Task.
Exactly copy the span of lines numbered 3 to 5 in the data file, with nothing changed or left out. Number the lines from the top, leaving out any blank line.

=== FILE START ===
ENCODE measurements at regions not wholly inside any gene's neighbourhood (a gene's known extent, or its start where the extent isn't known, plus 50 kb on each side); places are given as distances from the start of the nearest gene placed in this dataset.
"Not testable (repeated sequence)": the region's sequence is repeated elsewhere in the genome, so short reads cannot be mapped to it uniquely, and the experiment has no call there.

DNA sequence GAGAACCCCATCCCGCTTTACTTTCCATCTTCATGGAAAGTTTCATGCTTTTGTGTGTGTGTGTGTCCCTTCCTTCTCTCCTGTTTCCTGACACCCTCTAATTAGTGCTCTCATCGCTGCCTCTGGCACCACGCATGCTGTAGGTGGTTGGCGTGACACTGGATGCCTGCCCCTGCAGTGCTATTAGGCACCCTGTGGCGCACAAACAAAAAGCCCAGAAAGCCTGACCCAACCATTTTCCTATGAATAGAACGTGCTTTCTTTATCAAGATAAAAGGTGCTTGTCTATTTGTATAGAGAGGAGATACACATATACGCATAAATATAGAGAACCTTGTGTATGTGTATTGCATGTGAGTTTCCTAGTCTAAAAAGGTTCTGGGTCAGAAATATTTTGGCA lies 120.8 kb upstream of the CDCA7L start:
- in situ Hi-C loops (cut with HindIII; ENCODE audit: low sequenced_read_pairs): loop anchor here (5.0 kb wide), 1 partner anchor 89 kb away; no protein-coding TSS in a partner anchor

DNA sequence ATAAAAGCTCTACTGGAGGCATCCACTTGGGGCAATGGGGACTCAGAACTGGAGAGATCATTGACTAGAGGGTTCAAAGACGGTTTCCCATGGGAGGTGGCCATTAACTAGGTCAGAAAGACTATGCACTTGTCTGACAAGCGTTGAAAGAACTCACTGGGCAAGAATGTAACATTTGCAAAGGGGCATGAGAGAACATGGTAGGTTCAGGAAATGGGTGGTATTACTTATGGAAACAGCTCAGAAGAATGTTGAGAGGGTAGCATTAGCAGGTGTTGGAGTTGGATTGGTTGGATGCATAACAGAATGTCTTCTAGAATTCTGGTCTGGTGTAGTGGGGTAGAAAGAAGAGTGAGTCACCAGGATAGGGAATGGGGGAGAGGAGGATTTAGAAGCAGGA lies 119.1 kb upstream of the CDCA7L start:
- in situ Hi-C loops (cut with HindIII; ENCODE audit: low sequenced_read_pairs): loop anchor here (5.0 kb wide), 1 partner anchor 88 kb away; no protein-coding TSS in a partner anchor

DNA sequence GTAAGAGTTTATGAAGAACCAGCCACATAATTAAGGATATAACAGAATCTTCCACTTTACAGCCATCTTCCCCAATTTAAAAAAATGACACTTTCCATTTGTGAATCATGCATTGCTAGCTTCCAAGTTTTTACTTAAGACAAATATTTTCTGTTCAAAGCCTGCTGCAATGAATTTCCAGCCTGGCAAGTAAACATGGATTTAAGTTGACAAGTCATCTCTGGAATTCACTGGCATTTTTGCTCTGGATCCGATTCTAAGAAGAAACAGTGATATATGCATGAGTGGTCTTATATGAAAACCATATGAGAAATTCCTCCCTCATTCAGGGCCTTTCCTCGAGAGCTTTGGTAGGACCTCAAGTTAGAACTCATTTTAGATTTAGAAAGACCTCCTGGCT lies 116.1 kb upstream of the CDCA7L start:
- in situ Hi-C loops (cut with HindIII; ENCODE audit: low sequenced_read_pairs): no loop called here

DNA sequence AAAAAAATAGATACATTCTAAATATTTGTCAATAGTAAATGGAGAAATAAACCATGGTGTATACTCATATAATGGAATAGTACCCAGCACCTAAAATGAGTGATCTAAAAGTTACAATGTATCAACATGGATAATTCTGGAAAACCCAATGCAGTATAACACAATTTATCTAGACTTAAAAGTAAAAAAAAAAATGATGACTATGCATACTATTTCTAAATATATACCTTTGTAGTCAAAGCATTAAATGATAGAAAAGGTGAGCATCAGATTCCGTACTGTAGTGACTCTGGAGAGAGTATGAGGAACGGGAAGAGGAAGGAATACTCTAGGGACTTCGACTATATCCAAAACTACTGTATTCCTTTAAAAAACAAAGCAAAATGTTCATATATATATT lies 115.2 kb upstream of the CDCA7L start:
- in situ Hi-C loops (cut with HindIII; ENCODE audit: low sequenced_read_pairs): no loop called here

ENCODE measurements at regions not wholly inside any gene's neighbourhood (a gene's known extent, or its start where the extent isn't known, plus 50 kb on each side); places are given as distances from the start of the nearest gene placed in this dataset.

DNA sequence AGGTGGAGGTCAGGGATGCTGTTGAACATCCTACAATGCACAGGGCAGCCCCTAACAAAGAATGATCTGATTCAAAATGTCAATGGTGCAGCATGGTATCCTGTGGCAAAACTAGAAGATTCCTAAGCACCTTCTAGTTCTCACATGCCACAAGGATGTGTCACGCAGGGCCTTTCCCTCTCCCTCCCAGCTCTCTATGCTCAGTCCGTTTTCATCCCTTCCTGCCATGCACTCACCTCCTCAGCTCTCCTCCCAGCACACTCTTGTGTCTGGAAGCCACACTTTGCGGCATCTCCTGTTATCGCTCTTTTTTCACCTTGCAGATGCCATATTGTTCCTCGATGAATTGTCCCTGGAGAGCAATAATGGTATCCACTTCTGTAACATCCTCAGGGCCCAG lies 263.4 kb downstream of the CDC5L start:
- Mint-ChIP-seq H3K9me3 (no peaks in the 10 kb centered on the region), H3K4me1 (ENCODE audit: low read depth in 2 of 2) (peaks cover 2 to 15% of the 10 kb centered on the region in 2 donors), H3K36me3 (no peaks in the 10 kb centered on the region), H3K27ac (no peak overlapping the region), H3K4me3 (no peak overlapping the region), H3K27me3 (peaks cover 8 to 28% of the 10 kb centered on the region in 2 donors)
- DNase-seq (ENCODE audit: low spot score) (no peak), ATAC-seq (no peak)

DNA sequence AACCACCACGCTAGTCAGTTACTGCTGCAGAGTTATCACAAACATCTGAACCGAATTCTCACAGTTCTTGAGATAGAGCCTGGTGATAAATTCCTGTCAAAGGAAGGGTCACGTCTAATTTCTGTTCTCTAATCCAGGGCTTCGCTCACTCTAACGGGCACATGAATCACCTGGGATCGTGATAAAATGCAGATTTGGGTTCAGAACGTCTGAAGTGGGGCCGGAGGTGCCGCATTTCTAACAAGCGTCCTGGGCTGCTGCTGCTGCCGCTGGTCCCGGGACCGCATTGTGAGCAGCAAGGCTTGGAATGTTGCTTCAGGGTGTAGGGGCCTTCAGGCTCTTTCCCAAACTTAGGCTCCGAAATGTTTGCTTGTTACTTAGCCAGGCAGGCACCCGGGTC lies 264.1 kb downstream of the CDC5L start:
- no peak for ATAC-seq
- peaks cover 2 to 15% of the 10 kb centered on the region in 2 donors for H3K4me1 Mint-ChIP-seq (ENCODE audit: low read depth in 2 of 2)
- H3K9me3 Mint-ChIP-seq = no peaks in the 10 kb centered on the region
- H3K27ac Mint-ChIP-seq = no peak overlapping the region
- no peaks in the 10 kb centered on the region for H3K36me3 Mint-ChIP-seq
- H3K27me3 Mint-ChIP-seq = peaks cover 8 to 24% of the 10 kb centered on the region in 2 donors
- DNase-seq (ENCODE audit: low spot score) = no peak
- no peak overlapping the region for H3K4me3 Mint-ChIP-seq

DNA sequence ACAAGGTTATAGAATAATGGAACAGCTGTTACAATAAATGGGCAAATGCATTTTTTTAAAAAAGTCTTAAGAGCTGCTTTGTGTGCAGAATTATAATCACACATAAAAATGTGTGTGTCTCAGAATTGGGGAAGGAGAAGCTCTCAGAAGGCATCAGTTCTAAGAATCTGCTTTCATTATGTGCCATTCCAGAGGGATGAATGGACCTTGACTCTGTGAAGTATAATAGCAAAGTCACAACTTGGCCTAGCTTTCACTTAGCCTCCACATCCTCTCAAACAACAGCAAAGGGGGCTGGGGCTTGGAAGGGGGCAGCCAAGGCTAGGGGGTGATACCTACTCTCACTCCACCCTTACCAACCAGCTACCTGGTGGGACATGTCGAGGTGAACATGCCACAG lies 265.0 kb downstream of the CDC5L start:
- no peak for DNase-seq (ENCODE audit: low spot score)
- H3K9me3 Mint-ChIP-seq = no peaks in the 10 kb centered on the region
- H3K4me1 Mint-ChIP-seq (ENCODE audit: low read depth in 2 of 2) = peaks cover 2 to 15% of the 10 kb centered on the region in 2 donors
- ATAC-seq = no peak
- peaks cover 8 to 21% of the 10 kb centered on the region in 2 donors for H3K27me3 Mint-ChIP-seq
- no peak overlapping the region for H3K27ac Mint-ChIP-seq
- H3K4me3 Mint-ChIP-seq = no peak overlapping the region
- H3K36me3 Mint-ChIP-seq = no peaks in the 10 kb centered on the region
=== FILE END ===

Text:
DNA sequence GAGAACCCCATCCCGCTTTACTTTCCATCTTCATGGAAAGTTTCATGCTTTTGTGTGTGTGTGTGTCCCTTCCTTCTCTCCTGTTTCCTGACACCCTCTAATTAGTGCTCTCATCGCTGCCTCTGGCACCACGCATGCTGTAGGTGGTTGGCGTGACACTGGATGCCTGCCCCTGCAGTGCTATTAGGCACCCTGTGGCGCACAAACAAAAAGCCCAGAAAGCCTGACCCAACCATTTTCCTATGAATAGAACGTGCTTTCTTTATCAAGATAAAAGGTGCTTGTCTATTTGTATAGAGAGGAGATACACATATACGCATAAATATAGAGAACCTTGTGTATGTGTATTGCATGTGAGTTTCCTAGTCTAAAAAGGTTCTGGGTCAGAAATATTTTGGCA lies 120.8 kb upstream of the CDCA7L start:
- in situ Hi-C loops (cut with HindIII; ENCODE audit: low sequenced_read_pairs): loop anchor here (5.0 kb wide), 1 partner anchor 89 kb away; no protein-coding TSS in a partner anchor

DNA sequence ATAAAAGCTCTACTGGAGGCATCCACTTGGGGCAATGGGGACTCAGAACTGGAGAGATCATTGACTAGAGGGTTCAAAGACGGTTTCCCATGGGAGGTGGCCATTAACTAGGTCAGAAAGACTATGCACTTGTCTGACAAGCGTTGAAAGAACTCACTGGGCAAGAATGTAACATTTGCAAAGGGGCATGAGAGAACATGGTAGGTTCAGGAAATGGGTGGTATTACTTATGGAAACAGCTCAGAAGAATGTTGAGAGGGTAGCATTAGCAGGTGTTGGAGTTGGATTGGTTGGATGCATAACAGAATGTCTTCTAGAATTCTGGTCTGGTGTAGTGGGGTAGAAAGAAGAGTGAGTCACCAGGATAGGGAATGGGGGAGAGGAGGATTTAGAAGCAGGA lies 119.1 kb upstream of the CDCA7L start: